weightsI have become friendly with a number of older, retired gentlemen that frequent the gym where I work out. Over time I have learned their names and enough about them to chat while we lift dumbbells or walk on the treadmill. To them I am a youngster and that’s the way I like it.

Joe, one of these “gym friends,” is ninety years old. His usual gym attire is a western shirt with pearl buttons, shorts, sandals, and dress socks. Joe always carries a little bag of candy in his shirt pocket. When he arrives at the gym each day he makes his rounds, offering a sweet piece to each of us who are already sweating and breathing heavy.

One particular day when Joe arrived at the gym I was working hard on the elliptical trainer. “Hey Joe,” I called out, “How are you today?”

Joe’s response surprised me. “I’m tired and ready to die. I’m ninety years old, ya know.”
Then Joe told me all about the preparations for his demise. His son-in-law – the carpenter – has already made Joe’s casket. And it’s “a beauty.” The grave site has been selected out on some family property. In fact, they’ve even dug the grave!

I had no idea how to respond to these revelations. What do you say to someone who seems to have given up on life? I said a quick, silent prayer, asking God for help. Sharing my faith in Jesus has often been a stretch for me. However, my eternal hope is just what the hopeless, like Joe, need to hear about.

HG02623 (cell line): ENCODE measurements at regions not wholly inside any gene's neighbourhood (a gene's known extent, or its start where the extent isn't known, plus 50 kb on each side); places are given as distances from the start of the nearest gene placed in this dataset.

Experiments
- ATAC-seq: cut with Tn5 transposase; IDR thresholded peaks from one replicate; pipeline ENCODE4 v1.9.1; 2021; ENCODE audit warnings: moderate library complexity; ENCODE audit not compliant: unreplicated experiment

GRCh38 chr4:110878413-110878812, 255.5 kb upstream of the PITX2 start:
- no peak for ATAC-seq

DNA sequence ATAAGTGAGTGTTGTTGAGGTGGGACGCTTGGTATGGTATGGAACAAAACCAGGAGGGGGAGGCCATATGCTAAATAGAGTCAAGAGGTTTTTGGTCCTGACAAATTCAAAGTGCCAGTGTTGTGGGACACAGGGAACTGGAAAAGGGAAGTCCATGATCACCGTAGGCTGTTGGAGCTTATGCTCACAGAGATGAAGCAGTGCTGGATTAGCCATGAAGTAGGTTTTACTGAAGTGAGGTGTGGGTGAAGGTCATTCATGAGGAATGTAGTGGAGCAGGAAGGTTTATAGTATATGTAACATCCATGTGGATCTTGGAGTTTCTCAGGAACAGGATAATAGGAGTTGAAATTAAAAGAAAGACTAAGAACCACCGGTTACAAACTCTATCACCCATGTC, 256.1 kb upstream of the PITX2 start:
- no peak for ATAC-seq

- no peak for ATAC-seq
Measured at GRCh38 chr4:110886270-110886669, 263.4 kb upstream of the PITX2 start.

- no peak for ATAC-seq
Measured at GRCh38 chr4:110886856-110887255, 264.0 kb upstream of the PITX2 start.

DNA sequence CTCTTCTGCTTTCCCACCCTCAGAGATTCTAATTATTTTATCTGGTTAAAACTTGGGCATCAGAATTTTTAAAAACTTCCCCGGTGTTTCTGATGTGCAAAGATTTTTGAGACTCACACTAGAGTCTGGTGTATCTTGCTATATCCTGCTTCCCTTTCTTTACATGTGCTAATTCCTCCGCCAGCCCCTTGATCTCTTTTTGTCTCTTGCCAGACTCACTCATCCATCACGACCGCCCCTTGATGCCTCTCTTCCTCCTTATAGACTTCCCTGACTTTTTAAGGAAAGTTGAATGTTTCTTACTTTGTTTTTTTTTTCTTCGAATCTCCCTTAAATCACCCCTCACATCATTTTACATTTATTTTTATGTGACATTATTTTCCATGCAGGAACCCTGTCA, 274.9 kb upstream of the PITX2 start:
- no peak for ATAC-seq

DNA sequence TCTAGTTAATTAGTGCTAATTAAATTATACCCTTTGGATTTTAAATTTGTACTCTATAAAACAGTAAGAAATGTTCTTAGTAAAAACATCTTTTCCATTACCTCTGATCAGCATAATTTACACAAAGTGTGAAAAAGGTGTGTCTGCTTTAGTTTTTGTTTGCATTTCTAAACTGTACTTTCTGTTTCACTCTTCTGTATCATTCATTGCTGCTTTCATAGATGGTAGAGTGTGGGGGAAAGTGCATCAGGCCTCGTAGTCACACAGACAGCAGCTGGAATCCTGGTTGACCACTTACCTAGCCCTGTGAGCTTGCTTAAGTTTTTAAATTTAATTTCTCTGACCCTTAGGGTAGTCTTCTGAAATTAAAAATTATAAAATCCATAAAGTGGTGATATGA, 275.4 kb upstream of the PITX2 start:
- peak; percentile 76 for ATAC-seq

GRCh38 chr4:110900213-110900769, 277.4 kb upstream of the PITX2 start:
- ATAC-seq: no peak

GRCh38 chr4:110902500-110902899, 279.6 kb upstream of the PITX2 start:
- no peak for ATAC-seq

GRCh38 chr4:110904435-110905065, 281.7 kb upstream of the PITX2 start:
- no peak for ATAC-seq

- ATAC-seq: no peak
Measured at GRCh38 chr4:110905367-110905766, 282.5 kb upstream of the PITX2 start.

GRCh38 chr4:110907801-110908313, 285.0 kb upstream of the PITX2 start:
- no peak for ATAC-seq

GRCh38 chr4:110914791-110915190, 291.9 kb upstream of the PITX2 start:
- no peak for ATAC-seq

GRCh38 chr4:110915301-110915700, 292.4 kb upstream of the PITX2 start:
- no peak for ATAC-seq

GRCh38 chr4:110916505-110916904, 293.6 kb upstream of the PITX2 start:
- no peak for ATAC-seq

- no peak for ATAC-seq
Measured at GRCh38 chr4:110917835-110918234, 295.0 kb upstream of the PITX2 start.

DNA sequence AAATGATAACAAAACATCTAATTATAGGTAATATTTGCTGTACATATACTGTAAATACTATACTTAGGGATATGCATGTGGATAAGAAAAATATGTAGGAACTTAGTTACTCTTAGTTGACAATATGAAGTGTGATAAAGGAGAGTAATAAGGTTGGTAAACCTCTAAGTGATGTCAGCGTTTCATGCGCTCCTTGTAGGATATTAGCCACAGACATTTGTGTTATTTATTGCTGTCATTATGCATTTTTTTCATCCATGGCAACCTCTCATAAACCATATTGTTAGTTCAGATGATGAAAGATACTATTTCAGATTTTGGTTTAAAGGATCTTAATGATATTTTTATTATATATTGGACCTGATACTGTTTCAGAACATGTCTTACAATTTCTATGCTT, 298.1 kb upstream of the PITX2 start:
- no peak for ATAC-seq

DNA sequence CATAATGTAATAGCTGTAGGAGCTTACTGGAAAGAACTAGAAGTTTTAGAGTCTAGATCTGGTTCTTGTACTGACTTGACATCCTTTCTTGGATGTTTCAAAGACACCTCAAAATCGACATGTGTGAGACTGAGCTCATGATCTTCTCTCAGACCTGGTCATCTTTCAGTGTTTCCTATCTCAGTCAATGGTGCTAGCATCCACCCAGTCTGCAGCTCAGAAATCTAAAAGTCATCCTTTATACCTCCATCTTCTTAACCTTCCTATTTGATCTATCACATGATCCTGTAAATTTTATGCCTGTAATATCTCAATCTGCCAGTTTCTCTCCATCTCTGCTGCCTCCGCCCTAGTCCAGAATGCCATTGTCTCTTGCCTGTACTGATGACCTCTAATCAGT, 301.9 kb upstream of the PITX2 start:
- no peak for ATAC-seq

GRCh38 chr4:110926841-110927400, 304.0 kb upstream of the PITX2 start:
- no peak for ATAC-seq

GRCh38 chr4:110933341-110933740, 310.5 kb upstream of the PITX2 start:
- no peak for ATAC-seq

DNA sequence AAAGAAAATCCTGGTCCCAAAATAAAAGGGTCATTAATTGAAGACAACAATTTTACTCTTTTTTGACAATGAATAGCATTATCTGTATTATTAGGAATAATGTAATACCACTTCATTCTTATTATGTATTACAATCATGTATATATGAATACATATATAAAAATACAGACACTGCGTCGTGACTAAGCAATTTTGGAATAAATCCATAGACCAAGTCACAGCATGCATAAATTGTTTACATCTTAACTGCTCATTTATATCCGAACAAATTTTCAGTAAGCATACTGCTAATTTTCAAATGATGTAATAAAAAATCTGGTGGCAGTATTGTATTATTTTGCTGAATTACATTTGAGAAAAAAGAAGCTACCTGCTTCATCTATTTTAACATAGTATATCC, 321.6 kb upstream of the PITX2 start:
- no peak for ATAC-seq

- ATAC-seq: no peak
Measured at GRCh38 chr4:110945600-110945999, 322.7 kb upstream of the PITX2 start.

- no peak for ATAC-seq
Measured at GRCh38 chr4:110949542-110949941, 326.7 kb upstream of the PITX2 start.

The Apostle Peter said we should “always be prepared to give an answer to everyone who asks you to give the reason for the hope that you have (1 Peter 3:15).” However, I am often not prepared to share. Sometimes I hoard my hope because I am afraid of rejection. But more often than not, I keep hope to myself because I’m preoccupied with self – where I’m going, what I’m doing, what I need. I forget that the eternal destiny of the hopeless is infinitely more important than the transient things that often consume me.

However, that day with Joe was different. I had been praying that I would have the opportunity to share my hope with him. I knew he needed to hear about Jesus. Joe and I talked a bit about heaven and having a relationship with Jesus. I don’t know what, if any, impact my words had on Joe that day. But I was obedient to share. The results are God’s job.

The world is full of people who have no hope for the future. But, there’s something unique about sharing hope. I don’t have any less after sharing it with Joe. Strangely, it seems I have a little more. Maybe I’ll be more generous from now on. There are some more old gentlemen down at the gym.

When was the last time you encountered someone who was hopeless? Did you hoard your hope or share it?

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